Berkowitz Bets $1.3B On Fannie Mae and Freddie Mac

Berkowitz Bets $1.3B On Fannie Mae and Freddie Mac

Fannie Mae

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A recent 13F filing by Bruce Berkowitz’s Fairholme Capital Management LLC shows he has a stake worth $1.3B in Freddie Mac / Federal Home Loan Mortgage Corp (OTCBB:FMCC) and Fannie Mae / Federal National Mortgage Assctn Fnni Me (OTCBB:FNMA), the two housing GSEs.

His holdings are valued at $134.45M for the common and $1.17B for the preferred stock of the companies, according to the filing.

Taxpayers to be repaid in full by Fannie Mae and Freddie Mac

The favorable turn in the housing market has enabled Fannie Mae / Federal National Mortgage Assctn Fnni Me (OTCBB:FNMA) and Freddie Mac / Federal Home Loan Mortgage Corp (OTCBB:FMCC) to make solid profits in recent years – profits that were paid over to the U.S. Treasury as dividends. Freddie Mac / Federal Home Loan Mortgage Corp (OTCBB:FMCC)’s dividend payments to government have already surpassed the investment made by taxpayers to bail out the GSE after it was brought to its knees by the housing debacle in 2008.

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Fannie Mae / Federal National Mortgage Assctn Fnni Me (OTCBB:FNMA) reported last week that it had made $84B in profits during the year 2013, and that it plans to pay the Treasury a dividend amounting $7.2B next month. That means Fannie too would be making taxpayers whole in respect of the bailout investment it received.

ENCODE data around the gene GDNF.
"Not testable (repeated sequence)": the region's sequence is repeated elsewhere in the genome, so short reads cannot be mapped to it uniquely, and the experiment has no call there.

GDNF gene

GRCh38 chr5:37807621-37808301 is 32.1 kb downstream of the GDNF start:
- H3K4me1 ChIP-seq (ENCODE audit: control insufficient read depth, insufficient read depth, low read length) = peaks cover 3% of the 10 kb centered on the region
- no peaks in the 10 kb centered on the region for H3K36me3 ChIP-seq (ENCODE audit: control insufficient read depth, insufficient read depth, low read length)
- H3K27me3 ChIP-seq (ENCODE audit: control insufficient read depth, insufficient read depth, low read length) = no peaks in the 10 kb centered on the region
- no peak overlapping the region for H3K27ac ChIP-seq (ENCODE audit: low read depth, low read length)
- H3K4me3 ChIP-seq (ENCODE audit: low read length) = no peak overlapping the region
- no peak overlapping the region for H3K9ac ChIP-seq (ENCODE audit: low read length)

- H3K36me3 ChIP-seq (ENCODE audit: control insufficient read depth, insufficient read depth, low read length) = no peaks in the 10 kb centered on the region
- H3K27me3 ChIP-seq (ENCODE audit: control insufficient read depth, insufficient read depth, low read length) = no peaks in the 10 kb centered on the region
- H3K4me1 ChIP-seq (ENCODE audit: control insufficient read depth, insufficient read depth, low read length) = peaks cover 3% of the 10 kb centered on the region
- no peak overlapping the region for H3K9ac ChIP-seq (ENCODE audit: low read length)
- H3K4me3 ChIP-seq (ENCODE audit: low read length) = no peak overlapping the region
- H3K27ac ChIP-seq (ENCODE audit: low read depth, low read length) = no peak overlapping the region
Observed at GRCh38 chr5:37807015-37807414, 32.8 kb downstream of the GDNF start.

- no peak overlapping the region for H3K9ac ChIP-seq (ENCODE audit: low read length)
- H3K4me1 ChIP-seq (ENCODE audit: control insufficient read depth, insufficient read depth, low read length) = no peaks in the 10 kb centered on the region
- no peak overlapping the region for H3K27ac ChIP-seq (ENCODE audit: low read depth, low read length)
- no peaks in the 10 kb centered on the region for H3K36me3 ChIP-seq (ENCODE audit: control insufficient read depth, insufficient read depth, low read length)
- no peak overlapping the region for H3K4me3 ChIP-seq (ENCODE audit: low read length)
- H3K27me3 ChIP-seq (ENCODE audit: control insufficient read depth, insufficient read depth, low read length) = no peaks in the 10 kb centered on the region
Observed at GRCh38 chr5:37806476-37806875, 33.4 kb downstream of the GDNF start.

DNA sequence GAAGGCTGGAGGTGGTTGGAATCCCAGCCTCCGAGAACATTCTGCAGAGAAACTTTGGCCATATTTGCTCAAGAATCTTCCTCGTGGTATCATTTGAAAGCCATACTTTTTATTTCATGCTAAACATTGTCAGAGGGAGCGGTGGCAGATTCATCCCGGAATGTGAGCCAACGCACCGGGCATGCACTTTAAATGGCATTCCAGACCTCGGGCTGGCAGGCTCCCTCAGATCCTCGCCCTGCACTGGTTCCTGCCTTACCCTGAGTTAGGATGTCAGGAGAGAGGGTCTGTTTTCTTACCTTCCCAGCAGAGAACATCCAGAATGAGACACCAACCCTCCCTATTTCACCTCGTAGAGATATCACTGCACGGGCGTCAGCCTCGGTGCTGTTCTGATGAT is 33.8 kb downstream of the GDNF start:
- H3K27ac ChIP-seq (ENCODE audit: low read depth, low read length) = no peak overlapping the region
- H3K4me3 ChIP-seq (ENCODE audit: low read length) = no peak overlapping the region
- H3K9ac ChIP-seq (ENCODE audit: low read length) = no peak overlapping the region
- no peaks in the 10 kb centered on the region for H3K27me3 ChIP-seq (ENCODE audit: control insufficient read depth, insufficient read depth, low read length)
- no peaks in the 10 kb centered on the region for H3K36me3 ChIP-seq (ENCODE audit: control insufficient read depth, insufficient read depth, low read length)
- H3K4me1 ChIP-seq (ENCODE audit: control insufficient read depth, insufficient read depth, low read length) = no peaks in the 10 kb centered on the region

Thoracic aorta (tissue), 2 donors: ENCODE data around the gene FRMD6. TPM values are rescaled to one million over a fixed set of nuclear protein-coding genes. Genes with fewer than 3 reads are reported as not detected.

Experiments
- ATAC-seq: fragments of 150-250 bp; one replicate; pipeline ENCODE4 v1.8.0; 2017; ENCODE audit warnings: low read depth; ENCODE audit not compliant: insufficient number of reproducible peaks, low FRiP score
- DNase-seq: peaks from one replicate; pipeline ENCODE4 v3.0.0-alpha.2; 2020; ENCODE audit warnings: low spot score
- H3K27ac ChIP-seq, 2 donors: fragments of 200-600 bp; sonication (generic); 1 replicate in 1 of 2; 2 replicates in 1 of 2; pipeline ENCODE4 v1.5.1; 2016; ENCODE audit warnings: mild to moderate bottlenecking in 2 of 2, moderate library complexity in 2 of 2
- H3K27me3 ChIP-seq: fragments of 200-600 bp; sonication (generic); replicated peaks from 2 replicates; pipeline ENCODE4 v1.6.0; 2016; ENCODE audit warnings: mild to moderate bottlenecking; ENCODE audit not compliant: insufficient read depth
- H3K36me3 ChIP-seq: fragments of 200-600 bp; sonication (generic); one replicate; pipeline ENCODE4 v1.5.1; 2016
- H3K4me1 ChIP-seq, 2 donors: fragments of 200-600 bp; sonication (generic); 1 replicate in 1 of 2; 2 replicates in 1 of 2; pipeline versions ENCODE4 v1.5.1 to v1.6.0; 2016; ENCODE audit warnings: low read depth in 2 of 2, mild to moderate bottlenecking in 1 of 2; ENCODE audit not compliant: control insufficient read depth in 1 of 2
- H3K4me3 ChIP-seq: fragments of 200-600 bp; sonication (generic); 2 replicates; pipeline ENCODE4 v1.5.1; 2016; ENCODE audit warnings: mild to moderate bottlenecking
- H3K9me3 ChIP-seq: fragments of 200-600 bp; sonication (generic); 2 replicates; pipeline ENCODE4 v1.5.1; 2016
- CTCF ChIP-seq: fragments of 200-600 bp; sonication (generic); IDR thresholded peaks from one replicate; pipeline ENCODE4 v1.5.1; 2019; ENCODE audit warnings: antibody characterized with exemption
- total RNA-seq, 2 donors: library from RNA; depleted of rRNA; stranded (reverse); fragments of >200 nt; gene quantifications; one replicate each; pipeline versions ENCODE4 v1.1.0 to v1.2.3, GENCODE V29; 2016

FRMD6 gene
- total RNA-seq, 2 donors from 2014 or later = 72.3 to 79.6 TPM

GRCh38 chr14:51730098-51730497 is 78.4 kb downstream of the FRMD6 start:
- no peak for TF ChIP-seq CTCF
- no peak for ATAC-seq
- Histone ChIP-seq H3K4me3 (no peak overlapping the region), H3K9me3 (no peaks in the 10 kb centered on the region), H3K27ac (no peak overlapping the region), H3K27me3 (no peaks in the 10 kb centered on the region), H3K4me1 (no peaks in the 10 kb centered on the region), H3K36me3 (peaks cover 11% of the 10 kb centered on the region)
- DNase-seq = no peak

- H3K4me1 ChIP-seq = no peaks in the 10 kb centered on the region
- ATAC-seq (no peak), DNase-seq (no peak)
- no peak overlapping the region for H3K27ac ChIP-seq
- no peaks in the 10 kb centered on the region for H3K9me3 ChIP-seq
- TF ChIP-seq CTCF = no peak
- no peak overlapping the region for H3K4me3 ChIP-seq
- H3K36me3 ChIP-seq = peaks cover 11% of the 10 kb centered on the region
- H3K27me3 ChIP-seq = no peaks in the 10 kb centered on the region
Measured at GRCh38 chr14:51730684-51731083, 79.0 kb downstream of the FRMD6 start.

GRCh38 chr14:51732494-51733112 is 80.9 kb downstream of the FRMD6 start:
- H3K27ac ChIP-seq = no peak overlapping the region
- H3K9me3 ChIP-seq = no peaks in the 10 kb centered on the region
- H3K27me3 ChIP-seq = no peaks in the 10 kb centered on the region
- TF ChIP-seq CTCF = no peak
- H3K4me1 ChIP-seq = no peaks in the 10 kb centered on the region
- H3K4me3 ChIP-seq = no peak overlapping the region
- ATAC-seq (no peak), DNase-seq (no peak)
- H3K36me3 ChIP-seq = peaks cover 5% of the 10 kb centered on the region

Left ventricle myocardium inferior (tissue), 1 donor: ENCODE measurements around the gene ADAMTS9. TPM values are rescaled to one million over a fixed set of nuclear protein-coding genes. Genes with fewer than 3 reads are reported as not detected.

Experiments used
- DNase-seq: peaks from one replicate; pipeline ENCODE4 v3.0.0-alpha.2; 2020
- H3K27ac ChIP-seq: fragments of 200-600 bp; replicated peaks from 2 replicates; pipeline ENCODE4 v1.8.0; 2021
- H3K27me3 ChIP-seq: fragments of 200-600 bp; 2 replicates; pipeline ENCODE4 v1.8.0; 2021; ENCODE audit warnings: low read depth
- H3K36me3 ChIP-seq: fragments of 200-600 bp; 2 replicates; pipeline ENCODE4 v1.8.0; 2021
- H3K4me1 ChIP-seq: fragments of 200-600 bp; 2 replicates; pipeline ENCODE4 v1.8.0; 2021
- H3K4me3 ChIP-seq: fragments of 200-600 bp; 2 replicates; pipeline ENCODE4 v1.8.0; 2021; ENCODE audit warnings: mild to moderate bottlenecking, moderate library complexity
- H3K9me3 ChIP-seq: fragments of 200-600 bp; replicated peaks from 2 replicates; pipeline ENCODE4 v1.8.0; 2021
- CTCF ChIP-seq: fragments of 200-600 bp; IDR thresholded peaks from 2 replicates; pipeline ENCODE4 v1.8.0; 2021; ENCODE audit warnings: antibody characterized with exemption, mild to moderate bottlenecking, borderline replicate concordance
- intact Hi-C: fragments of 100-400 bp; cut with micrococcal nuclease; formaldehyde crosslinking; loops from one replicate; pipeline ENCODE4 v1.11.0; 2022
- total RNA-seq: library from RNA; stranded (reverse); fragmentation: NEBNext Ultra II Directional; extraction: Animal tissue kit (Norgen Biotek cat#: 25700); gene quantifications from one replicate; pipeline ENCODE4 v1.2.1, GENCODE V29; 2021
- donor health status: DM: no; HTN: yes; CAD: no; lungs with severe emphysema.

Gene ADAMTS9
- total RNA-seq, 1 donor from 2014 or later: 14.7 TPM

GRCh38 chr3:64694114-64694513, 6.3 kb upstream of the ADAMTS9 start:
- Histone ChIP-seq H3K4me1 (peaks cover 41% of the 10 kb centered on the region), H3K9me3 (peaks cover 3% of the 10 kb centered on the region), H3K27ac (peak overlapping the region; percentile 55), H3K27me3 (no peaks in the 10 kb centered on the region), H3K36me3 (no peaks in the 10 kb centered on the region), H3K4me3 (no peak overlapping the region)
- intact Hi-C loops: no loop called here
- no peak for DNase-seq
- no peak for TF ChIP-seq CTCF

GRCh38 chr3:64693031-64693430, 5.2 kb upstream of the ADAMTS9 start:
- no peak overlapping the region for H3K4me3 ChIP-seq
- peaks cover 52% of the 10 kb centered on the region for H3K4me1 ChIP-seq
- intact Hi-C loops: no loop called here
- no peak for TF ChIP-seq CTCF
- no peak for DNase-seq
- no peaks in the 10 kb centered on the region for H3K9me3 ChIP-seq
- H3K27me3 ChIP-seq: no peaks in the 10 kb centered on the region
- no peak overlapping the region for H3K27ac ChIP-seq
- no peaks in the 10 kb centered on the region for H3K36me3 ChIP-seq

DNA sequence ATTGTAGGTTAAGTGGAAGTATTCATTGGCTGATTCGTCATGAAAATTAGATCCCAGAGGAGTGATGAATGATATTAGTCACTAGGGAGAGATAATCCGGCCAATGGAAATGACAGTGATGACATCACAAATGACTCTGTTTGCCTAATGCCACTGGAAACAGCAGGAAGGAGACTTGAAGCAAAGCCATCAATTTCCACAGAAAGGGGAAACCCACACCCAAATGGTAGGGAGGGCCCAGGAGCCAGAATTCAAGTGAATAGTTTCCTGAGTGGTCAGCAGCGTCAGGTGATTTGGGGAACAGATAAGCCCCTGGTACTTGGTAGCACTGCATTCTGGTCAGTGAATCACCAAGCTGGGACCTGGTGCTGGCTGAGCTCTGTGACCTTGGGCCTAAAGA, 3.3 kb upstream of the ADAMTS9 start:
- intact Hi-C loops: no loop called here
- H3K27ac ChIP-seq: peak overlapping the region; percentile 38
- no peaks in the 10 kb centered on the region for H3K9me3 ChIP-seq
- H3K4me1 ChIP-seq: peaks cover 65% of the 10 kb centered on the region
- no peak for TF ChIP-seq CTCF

Unfortunately, that does not translate into freedom from government control, because as yet there is no means whereby investors can recoup their investment.

Berkowitz’ views

Berkowitz previously made successful bets on companies that were bailed out by the government following the housing crisis. His investments in American International Group Inc (NYSE:AIG) and Bank of America Corp (NYSE:BAC) proved highly successful.

His investments in Fannie and Freddie are motivated by the following comment he made in the January letter to shareholders: “Both are absolutely essential for uniquely-American, affordable mortgages. If you disagree, try getting a 30-year, sub-5% mortgage outside of the United States. In 2008, both companies agreed to U.S. conservatorship and extraordinarily harsh terms and conditions during a time of global crisis. The plan worked. Fannie and Freddie saved the day, repaid nearly every penny of cash received from the U.S. Treasury, and can look forward to resuming a prosperous future based just on the aging of assets held. However, many believe Fannie and Freddie will be victims of a government-sponsored expropriation that brings our country closer to a future conceived by George Orwell in his novel, 1984. We disagree.”